Wikipedia:Peer review/Seated Liberty dollar/archive1
This peer review discussion has been closed.
I've listed this article for peer review because… I intend to nominate it for FA and I'd like some feedback. Nominated on my own behalf and that of RHM22.
Brianboulton comments: This is the first half of my review. This looks like a fairly typical article of its genre, complete of course with the obligatory demise of a Mint engraver. Mostly minor prose and presentation issues:
- I think there should be mention in the first paragraph of the coin's metal composition. It can be inferred from the second paragraph that it is silver, though this is not immediately explicit.
- " one or the other precious metal would likely be overvalued in terms of the other" - perhaps: "either precious metal would likely be overvalued in terms of the other" to avoid repetition?
- "Despite the approval to strike the coins, no silver dollars were minted until 1836"? Any reason for the delay?
- Gobrecht dollar
- " William Kneass prepared a sketch based on Patterson's conception, but soon suffered a stroke..." Here we go, I thought, the curse of the US Mint. And, sure enough...but I would remove the word "soon", as unnecessary.
- "was allowed to commence" seems a bit verbose; why not "commenced"
- You have redlinked the Coinage Act of 1837, yet not the Act of 1853 mentioned in the lead and elsewhere.
- Tense confusion: "Beginning in 1837, an adaptation of the obverse of the Gobrecht dollar, depicting a seated Liberty, had been used..." The "had been" reads wrongly in context; I'm sure it should be "was".
- " Except on the half dime and dollar (both abolished in 1873)..." The dollar was abolished? Sensational news indeed! I think a little rephrasing for clarity is advisable.
- Consider swapping the images in this and the previous section. The Gobrecht portrait logically belongs to either, but the Gobrecht dollar design would probably be better in that section.
- "in order to", rather than just "to", is verbose
- "to circulation" or "into circulation"?
- "a fund which allowed the Mint a "float", allowing it to give..." Suggest rephrase to avoid the repetition.
- "The Act lowered the silver weight of the coins from the half dime to half dollar by 6.9%" I think the meaning would be clearer if the word "ranging" was inserted between "coins" and "from", and "the" before "half dollar".
- "According to the Senate report on the bill " - which bill? Do you mean the 1853 Act?
- "Sources vary why Congress chose..." Not quite right as its stands. The sources themselves don't vary; they give different reasons or explanations. Thus: "Sources give various explanaations as to why..." etc (or similar)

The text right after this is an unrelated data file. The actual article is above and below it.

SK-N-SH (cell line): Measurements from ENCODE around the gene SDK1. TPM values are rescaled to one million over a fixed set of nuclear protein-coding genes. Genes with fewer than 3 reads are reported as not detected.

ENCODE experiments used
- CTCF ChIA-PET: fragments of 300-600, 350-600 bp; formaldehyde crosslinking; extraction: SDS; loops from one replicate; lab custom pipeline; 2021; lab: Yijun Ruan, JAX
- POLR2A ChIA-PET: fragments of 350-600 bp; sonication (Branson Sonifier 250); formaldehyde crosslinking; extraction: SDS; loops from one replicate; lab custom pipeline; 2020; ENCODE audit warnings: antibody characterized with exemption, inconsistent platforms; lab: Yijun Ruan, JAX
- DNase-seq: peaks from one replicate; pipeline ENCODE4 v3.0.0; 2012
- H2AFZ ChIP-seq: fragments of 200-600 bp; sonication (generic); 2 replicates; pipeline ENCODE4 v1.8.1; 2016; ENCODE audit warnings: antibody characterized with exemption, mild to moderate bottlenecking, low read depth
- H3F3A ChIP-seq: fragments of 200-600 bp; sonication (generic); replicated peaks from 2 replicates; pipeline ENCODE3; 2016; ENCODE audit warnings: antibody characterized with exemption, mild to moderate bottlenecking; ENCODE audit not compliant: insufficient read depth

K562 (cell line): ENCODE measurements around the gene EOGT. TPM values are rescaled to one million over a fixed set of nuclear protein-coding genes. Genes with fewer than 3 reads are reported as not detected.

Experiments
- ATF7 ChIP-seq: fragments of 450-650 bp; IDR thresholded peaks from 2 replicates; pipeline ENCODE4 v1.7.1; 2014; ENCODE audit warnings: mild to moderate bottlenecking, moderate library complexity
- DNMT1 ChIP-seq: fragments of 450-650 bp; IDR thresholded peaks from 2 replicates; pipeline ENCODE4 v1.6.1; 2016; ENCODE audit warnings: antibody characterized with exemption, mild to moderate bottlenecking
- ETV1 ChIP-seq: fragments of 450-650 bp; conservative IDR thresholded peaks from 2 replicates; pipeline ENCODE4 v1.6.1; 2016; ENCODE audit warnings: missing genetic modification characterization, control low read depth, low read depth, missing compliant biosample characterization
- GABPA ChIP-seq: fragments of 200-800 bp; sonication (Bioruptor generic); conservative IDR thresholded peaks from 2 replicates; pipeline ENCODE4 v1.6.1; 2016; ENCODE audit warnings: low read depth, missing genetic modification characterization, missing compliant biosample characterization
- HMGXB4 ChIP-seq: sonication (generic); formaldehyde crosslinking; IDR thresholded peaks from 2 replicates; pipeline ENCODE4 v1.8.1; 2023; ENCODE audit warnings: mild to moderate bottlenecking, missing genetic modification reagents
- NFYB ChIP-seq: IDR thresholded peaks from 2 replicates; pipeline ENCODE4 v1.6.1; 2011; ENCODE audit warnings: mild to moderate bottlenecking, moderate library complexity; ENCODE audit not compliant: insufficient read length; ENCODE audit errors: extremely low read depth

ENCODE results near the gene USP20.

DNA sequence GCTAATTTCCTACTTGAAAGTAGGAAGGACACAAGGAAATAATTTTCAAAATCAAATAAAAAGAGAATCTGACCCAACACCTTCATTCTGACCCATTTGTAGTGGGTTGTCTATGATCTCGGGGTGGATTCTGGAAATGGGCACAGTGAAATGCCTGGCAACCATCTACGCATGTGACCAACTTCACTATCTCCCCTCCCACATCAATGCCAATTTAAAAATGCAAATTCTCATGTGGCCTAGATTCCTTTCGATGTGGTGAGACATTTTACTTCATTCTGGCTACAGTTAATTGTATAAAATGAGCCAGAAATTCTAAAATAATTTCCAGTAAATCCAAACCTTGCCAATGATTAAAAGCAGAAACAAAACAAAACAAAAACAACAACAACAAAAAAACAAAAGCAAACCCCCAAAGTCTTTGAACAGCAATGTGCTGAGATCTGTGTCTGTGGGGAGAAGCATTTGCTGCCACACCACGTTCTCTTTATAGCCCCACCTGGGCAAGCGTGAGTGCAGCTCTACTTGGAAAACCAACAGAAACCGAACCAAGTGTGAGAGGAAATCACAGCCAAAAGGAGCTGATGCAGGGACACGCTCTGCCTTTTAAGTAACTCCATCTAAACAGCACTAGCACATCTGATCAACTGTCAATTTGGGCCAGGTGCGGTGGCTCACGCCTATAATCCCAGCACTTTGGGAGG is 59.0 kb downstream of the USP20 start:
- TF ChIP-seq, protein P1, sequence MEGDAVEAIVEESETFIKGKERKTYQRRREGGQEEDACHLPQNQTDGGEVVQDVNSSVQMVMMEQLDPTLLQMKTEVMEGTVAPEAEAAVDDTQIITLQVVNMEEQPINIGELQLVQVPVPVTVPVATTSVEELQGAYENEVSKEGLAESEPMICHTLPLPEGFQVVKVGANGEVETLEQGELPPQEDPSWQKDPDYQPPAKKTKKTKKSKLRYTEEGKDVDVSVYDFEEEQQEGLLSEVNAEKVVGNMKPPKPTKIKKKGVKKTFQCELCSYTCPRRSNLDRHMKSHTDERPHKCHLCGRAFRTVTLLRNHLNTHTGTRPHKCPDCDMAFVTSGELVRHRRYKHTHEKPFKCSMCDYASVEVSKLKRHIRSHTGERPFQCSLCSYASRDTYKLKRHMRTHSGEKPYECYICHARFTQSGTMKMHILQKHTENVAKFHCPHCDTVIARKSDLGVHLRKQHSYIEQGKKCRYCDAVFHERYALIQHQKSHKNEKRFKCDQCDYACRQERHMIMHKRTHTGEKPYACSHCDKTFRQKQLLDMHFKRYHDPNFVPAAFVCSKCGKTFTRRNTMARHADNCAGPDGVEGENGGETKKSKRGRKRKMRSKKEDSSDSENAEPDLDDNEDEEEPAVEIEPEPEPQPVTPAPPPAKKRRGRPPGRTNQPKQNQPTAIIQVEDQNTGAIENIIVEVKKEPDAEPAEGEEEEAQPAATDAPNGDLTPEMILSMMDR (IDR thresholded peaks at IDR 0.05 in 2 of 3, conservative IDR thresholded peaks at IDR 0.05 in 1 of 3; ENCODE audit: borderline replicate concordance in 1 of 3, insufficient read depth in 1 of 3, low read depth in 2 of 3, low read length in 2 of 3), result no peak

- I was confused to read ""the silver dollar ... continued to be exported and was never seen in domestic circulation" when, earlier in the section: "The process of bringing the new coin to circulation was made easier by a congressional authorization...", and later: " The silver dollar continued to circulate little..."
- You don't have to show up in Tampa until Tuesday. Thanks for the work. I have been slightly delayed with Rite, but hope to get to it today.
Here's the rest (Tuesday has been postponed until Wednesday)
- Later years
- "little to do with the trade with the Orient" - "with ... with" jars. Parhaps "with Oriental trade"?
- "it used them only once before 1870" - the identity of "it" is not clear from the present wording
- Riding one of my regular hobby-horses, I query the need for a 200-word verbatim quote on the religious motto issue. Surely the gist of Mr Pollock's plea could be given with a few choice quotes and a brief paraphrase? (I don't expect you to agree, but I must make the point)
- "though the mintage in 1871 also exceeded a million". Suggest a "had" before "also"
- Abolition and aftermath
- Perhaps link "lode"?
- The sentence beginning "Abolition and aftermath..." is somewhat overlong; consider splitting
- ...and the sentence following is even longer.
- "(by then about $.80). I had to check the edit window to be sure that the figure is £0.80 of a dollar, not $80. Maybe use the 0.80 format.
- "to receive back standard silver dollars for their metal". The "back" makes the sentence read awkwardly. Either remove, or perhaps reword "to receive standard silver dollars in return for their metal"
- It's a pity that the deployment of two images in the section creates a vast white area. No doubt you are very reluctant to lose either of these highly relevant images. I tried one thing: put both images on "upright", and bring the Bryan image up one paragraph. That eliminates the white, at the cost of a few lines of squeezed text and, of course, two rather small images. Anyway, try it, see what you think. Maybe just the Bryan on upright? There are a few options.
- "a large quantity which had accumulated at the New York Sub-Treasury was sent to Philadelphia in 1861 and 1862" - better: "large quantities" (since it's over two years)
- I find it odd that, since "there is no record of any 1870-dated obverse dies for the dollar being sent to San Francisco", the next sentence reads: "Breen, writing in 1988, lists twelve examples known...". If no record, how known? Brianboulton (talk) 22:46, 27 August 2012 (UTC)
- Possibly the sending of an 1870 die was not recorded. The coins exist and are genuine. I have sent back the Assay Commission records DVDs to the ANA library in Colorado Springs, but I think if they were reflected on the 1871 Assay Commission report, Breen would have said. Unfortunately, only a few years of Coin World and The Numismatist are online, but I'll see if I can find anything. Thank you for a thorough review.--Wehwalt (talk) 22:57, 27 August 2012 (UTC)